The 77-year old pilot held a commercial pilot certificate with airplane single-engine land, airplane multiengine land, and instrument airplane ratings. His most recent third-class medical certificate was issued in April 2007. He had approximately 3,150 total hours of flight experience, and 22 hours in the accident airplane make and model. Prior to purchasing the accident airplane, the pilot logged approximately 15 hours flying another Beech C24R.


The airplane was an all-metal low wing monoplane with retractable, tricycle-style landing gear. It was manufactured in 1981, and was equipped with a Lycoming IO-360 A1B6 engine, and a constant speed propeller. The airplane was equipped with four seats.

The pilot purchased the airplane in July 2007, and took physical possession following an annual inspection and other maintenance work in Clearwater, Florida. The maintenance included the replacement of the two fuel tank drain valves. The maintenance records indicated that, when this work was signed off on July 19, 2007, the tachometer registered 252.0 hours.

Once the work was completed, the pilot flew the airplane to FL17, where it remained based until the accident. The pilot stated that he flew the airplane “four or five times” since the purchase. At the time of the accident, the tachometer registered 257.6 hours. Examination of the aircraft logbooks indicated that at the time of the accident, the airframe total time was 4,684 hours, the engine total time in service was 3,037 hours, and the engine time since major overhaul was 860 hours. The engine was last overhauled in May 2002.

The airplane was equipped with two integral fuel tanks, each in the inboard section of the wing. Two fuel tank placards, one near each filler port, listed the maximum capacity of each tank as 29 gallons, and usable fuel as 28.6 gallons. The cockpit was equipped with two fuel quantity gauges, one for each tank. The instrument panel was placarded just below the fuel gauges with the statement “DO NOT TAKE OFF WHEN FUEL QUANTITY GAUGE INDICATES IN YELLOW ON EITHER GAUGE.”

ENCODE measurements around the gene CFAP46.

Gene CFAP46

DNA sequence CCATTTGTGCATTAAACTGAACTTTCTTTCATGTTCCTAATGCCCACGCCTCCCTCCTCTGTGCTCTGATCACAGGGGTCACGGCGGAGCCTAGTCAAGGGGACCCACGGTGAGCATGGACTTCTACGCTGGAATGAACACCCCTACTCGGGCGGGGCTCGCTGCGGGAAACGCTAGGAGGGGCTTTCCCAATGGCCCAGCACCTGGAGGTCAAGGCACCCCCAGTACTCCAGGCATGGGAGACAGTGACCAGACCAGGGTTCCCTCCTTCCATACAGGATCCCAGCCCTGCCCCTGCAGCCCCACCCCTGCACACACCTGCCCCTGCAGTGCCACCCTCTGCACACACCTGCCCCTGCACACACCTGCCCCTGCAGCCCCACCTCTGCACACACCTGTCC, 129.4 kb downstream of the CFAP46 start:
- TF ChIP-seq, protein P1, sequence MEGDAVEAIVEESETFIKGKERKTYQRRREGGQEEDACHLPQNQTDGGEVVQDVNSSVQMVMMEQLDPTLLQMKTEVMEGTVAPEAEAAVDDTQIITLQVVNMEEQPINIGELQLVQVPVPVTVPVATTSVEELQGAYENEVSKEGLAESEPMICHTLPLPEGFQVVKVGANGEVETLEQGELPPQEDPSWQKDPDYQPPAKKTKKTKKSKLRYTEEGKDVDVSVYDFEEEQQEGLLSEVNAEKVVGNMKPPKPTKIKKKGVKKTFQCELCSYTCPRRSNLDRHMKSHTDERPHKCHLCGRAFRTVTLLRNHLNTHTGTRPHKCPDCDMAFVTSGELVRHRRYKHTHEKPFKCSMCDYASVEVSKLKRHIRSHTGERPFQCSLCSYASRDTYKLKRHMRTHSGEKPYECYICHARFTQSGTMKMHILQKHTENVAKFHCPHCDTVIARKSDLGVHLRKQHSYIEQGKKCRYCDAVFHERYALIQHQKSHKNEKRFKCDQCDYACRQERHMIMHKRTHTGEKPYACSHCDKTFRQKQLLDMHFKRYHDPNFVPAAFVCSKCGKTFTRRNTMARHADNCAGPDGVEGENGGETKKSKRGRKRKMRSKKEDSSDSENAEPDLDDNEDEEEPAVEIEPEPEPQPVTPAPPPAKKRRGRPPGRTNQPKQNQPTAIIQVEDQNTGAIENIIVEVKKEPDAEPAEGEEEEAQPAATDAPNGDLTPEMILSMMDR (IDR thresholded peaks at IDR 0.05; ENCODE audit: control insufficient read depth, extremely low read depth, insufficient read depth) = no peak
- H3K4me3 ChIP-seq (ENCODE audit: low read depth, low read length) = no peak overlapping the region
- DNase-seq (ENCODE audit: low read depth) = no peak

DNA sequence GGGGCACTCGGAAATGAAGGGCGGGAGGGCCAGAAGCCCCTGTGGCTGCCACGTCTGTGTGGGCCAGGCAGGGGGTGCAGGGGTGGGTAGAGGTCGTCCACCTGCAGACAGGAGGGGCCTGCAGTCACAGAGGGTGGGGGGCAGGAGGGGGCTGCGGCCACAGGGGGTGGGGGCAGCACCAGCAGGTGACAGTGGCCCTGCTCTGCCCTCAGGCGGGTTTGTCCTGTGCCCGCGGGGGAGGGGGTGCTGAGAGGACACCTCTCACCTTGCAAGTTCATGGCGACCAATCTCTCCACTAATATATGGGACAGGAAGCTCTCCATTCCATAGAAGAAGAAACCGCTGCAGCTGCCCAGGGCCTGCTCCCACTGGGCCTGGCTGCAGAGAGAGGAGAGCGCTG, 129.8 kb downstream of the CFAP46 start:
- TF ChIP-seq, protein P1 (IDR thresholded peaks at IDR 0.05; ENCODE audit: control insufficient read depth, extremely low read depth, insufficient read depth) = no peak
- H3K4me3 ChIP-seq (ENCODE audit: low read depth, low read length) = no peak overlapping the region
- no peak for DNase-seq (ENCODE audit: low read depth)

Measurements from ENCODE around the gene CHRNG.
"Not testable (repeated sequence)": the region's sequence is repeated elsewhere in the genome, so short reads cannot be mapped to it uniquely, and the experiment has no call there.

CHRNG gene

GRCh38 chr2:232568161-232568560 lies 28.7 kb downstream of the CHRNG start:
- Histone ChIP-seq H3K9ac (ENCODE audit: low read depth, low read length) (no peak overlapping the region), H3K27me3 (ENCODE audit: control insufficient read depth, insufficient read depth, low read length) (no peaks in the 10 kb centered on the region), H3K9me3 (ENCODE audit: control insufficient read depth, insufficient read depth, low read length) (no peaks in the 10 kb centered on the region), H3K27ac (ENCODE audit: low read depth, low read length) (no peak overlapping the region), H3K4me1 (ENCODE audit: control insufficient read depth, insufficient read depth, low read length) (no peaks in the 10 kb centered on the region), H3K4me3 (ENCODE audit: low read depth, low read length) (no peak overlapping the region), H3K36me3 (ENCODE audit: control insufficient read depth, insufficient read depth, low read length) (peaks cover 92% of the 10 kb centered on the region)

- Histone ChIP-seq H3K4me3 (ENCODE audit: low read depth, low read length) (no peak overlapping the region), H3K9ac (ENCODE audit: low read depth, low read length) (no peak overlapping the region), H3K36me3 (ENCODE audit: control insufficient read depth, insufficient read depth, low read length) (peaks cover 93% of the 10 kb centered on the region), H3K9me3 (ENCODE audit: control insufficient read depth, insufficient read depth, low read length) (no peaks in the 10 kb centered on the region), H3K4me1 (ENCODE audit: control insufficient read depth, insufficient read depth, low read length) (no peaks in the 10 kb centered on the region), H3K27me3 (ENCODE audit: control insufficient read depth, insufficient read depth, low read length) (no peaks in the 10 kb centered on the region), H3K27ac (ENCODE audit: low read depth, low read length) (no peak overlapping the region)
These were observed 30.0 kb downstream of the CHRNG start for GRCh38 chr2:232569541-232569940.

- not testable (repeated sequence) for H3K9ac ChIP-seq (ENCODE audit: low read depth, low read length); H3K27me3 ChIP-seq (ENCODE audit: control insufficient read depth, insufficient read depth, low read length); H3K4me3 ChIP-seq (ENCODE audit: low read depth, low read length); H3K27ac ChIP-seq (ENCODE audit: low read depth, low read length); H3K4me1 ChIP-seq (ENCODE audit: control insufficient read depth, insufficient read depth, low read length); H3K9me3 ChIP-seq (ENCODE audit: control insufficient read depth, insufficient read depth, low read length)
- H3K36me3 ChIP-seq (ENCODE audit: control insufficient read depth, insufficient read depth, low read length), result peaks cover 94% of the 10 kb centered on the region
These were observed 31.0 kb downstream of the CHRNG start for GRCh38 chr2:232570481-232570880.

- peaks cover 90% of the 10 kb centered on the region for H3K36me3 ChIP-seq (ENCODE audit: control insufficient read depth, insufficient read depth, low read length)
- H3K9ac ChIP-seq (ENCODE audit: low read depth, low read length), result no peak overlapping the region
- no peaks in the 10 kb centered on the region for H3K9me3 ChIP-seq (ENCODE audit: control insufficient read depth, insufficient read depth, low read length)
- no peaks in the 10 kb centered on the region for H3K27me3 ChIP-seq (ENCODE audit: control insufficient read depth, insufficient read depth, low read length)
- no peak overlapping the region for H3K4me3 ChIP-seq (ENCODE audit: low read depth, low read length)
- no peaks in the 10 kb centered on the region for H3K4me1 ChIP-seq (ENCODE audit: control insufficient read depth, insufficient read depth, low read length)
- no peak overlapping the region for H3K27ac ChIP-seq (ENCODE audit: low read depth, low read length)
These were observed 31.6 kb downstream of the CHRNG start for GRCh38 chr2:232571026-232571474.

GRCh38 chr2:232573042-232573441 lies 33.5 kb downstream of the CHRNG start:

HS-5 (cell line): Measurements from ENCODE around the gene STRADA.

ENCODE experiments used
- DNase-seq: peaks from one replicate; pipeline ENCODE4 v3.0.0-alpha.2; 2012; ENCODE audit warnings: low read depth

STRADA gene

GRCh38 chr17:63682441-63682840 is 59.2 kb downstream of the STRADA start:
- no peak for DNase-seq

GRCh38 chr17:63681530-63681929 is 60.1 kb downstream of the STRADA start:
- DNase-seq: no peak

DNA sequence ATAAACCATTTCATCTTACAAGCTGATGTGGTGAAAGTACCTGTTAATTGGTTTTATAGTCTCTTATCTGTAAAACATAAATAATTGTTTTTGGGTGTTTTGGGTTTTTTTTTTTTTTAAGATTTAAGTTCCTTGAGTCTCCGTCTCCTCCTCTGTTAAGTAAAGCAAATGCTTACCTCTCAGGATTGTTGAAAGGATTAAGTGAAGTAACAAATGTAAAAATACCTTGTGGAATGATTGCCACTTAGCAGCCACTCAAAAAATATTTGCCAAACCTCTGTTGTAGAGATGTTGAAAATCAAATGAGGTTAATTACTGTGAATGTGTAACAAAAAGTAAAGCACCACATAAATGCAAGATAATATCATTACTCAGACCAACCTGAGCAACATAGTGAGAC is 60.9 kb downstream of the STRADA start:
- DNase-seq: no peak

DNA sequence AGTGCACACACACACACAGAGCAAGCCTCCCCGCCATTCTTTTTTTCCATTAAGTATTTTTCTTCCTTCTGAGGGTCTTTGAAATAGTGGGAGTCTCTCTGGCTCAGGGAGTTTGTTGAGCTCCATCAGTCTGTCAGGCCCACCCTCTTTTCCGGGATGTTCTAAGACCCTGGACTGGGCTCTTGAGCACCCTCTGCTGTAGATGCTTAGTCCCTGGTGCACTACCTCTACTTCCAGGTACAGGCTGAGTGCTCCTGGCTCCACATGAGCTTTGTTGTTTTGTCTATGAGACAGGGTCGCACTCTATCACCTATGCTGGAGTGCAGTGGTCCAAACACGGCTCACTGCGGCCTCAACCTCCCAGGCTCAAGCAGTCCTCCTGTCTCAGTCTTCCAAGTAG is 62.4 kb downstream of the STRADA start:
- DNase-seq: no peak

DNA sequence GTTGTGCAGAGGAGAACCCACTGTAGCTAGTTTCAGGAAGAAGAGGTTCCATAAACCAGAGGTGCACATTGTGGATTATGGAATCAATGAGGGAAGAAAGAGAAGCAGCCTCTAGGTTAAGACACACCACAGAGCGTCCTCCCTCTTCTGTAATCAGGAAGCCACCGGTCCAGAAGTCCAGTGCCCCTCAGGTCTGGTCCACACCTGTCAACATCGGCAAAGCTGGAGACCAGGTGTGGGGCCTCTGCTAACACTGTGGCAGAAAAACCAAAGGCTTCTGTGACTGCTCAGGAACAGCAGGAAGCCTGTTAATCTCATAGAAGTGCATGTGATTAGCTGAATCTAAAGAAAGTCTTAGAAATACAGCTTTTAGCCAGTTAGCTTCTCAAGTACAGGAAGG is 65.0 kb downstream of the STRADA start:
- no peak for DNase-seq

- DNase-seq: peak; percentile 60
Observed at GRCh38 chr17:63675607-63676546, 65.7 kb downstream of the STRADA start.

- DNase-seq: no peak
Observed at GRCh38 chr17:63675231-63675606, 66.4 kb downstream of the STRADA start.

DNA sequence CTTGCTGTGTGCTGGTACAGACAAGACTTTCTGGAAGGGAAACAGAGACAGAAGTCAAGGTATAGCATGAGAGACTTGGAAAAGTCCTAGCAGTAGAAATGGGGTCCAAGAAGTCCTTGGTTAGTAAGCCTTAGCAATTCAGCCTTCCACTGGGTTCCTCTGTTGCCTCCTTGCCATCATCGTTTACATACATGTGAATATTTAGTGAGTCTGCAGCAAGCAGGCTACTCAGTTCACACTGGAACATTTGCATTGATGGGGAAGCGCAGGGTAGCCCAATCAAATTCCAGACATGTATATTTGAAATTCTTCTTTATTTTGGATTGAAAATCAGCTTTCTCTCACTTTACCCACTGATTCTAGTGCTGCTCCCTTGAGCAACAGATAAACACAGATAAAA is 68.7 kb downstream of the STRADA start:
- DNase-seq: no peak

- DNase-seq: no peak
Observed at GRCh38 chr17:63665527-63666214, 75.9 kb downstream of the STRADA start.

The pilot’s operating handbook (POH) listed the nominal capacity of each tank as 29.9 gallons, for a total fuel capacity as 59.8 gallons, and listed the total usable fuel capacity as 57.2 gallons. The POH “Limitations” section contained the following text under Fuel Management: “Do not take off when Fuel Quantity indicators indicate in the yellow band on either indicator.” The POH “Systems Description” section contained the following text under Fuel Required For Flight: “Takeoff is prohibited if the fuel quantity indicators do not indicate above the yellow arc. The caps should be removed and fuel quantity checked to give the pilot an indication of fuel on board.” The POH “Normal Procedures” section contained the following text under both the left and right Wing Leading Edge steps in the Preflight Inspection checklist: “Fuel Tank - Check Quantity.” The POH “Normal Procedures” section contained the following text under Fuel Selector Valve in the Before Starting checklist: “set on tank more nearly full.” It then contained the following: “WARNING Do not take off if either fuel quantity gage indicates in the yellow arc.”